Archive for March, 2012

I posted on Facebook last week that if any of you out there have not yet watched Peter Greenaway’s The The Draughtsman's ContractDraughtsman’s Contract—one of my favorite movies of all time—the whole bally thing is up on YouTube.

It’s a weird movie, unapologetically so, as well as being slow and, I dunno. Tawdry? Maybe that’s the right word. It’s definitely really sexy, or at least full of sex (depending on your perspective/inclinations), so don’t watch it with your parents/kids/nieces and nephews/maiden uncles, unless you have a very different relationship with them than I do with my own. So, yeah. The film as a whole, sex included, will not be everyone’s cuppa of course, but I aspire to write a period piece as awesome as that. It’s my gold standard.

Anyways, the score is super-good, too. Like, I love that movie to pieces, and I consider the score to be one of the best parts. It’s by Michael Nyman, who is a genius of course (he wrote the score to The Piano, The Libertine, and Gattaca; he did a lot on the Ravenous soundtrack, and also wrote an opera based on The Man Who Mistook His Wife For A Hat, because why not?). It’s my favorite thing of his he’s done, which is saying something.

Nyman’s score for the film is up on Spotify and YouTube, and though it’s not as complete as I’d like, it’s still amazing and I listen to it all the time. In isolation it makes for wonderful listening; in situ, the score is another character in the film. So, anyways, being the nerd that I am, when I was looking up supplementary information on the movie, I discovered that apparently all the compositions in Nyman’s score are based on “grounds” (a “ground,” to my understanding, is like a “riff” in popular music, but I’m really not musical at all so that might be wrong in some ways) by Henry Purcell and William Croft, period-appropriate composers. Best of all, Wikipedia was kind enough to list the specific songs Nyman is referencing, which meant that I could hop back on Spotify and locate them.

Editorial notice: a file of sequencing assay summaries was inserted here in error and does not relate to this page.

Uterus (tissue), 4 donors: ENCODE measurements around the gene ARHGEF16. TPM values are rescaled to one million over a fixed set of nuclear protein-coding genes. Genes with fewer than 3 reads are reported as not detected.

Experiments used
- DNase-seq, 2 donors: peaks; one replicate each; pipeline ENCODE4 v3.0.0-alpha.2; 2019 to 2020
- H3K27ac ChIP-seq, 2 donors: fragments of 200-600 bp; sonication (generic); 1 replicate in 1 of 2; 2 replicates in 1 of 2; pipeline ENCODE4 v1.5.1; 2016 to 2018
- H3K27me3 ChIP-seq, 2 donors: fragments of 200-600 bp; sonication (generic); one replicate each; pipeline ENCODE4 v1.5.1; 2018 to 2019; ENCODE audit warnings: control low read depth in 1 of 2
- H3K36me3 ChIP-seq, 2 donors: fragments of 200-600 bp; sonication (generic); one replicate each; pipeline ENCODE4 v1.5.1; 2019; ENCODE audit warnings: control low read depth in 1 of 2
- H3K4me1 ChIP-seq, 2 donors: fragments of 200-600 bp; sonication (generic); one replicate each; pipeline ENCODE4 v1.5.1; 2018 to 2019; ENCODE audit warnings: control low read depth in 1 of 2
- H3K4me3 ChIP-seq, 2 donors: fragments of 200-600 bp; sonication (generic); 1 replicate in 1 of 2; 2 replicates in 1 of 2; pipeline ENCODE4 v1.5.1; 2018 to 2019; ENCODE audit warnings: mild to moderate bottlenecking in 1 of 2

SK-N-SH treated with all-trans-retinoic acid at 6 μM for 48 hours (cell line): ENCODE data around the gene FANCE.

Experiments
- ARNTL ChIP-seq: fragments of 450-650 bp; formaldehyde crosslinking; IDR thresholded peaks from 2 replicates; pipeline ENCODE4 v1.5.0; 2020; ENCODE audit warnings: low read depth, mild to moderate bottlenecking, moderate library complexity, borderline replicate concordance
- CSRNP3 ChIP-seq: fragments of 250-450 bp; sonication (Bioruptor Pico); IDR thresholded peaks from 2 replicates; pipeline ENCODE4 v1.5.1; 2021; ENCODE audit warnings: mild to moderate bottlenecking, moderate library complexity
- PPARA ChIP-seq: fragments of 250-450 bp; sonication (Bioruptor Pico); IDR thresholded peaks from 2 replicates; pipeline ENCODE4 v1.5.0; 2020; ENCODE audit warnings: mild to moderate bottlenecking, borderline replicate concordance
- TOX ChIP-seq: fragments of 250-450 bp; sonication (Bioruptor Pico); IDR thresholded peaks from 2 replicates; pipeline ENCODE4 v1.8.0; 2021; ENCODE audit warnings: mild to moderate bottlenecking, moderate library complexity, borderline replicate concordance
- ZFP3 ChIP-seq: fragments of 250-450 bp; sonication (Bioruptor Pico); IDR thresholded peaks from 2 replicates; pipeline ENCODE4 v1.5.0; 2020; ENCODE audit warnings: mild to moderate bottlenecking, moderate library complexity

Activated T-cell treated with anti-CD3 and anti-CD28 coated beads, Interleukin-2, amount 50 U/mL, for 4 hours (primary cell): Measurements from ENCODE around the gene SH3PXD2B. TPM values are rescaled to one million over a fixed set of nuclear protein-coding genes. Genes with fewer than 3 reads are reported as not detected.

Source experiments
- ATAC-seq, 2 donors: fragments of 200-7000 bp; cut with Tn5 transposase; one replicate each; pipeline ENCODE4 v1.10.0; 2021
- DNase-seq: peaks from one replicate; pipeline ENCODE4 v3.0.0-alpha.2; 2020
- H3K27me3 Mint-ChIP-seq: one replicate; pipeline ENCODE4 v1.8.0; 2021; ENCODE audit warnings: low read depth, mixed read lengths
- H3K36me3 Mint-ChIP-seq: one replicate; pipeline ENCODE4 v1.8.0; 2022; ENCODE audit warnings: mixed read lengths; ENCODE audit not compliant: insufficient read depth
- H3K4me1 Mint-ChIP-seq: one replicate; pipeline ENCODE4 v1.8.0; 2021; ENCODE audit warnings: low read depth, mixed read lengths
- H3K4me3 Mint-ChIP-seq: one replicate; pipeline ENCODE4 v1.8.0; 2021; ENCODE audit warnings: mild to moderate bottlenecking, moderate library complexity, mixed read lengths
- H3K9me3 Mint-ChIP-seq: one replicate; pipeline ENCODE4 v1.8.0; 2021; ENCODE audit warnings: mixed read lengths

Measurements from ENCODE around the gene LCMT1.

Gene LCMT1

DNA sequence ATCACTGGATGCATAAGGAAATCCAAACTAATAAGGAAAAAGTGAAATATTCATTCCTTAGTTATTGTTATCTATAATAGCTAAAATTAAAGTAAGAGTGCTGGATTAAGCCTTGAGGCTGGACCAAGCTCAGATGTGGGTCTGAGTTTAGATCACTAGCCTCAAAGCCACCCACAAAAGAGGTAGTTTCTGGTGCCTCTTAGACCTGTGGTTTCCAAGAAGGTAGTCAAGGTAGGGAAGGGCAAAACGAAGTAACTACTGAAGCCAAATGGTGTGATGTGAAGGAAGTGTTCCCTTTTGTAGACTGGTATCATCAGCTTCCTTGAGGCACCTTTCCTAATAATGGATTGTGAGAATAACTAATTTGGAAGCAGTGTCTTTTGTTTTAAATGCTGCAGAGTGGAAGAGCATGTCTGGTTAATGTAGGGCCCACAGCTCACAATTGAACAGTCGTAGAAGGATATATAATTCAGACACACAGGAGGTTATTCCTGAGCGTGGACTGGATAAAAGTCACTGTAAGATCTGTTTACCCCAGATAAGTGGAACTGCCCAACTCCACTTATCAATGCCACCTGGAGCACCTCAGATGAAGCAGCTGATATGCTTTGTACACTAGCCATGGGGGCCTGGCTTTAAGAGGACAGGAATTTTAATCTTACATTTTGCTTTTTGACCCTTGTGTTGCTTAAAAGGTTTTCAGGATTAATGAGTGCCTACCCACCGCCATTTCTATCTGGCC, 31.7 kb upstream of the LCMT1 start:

Listening to the tracks side-by-side made for a fascinating listening experience. The original compositions are all beautiful (The Academy of Ancient Music’s rendition of Purcell’s “She Loves and She Confesses Too” with Barbara Bonny’s vocals, in particular, is completely magnificent if you can locate that version, and spellbinding after listening to “The Disposition of the Linen,” Nyman’s interpretation). You can really hear why Nyman selected these pieces in particular, they give The Draughtsman’s Contract the frothy, dark, decadent, dissipated, luscious, and thoroughly-Restoration “feel” it has throughout.

Draughtsman's Contract Still

yes, please. actually, come to think of it, I'll take two...

 

But more than the pleasure of being able to directly experience for myself a source of inspiration for one of my favorite artists of all time (not just “musical artists,” either: artists as a whole), listening to the pieces side-by-side was a weirdly enlightening experience. As a writer whose most popular, well-reviewed story to date is a “riff” on Lovecraftian themes, I understand encountering a piece of art and feeling the need to respond to it in an honest, creative way. I think the enduring popularity of the retold fairy tale speaks to this: Those with a creative streak often desire to play in the same sandbox as other creative types they admire, or take issue with, or whatever. Art can be found anywhere, and inspiration, too, so this makes sense.

But as someone whose musical abilities were never particularly amazing (much to my mother’s dismay—she and my grandmother are fundamentally musical people, whereas I was a mediocre singer and flautist … on a good day) it never really occurred to me that musicians might feel the same need as writers and fine artists to respond to those artists they found inspirational. Other than when listening to samples of this-and-that in rap/hip-hop/techno, and in a jazz class wherein we discussed “riffing” or whatever it’s called, I never really thought much about the way musicians comment on and are inspired by one another. I mean, I knew that musicians took subjects and responded to them musically (Into the Woods, the William Tell Overture, Nyman’s opera based on case studies of neurological abnormalities, etc.) but the notion of hearing something and then feeling an artistic need to reply to it in kind—that absolutely blows my mind.